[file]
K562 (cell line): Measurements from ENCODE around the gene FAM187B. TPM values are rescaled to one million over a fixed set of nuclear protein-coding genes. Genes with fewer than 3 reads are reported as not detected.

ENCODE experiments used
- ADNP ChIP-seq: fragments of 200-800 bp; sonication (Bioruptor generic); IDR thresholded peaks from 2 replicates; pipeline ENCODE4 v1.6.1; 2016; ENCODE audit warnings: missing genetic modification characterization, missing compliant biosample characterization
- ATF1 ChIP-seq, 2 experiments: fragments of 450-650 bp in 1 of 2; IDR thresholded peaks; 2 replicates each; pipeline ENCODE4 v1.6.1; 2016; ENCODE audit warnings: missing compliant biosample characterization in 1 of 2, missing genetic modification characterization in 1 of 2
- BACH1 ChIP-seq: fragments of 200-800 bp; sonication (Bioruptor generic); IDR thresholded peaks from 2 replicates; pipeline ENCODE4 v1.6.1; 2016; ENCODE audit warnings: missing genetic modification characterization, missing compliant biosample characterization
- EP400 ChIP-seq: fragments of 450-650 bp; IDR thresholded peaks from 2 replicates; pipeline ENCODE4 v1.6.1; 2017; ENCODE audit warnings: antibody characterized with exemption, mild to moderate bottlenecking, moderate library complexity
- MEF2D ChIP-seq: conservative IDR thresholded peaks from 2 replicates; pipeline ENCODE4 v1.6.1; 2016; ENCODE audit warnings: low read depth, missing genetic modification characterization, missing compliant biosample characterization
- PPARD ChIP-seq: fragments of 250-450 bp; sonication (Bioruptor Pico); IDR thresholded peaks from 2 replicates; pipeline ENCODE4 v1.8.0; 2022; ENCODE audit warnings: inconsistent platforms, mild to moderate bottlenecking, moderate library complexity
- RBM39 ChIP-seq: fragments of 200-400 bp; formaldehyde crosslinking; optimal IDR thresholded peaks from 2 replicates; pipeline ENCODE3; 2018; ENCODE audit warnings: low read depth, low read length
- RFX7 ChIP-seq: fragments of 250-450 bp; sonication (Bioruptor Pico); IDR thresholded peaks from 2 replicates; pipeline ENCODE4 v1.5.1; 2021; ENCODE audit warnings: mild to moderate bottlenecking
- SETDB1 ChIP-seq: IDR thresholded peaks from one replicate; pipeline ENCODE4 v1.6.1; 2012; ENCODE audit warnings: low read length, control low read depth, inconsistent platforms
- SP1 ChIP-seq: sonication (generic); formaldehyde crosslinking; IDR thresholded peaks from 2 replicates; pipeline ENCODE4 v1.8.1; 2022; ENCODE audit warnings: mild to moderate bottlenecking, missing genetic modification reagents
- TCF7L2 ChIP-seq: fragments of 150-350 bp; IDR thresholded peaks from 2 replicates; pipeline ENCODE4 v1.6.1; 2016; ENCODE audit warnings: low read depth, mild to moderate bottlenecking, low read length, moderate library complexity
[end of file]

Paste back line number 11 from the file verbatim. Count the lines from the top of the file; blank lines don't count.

- SETDB1 ChIP-seq: IDR thresholded peaks from one replicate; pipeline ENCODE4 v1.6.1; 2012; ENCODE audit warnings: low read length, control low read depth, inconsistent platforms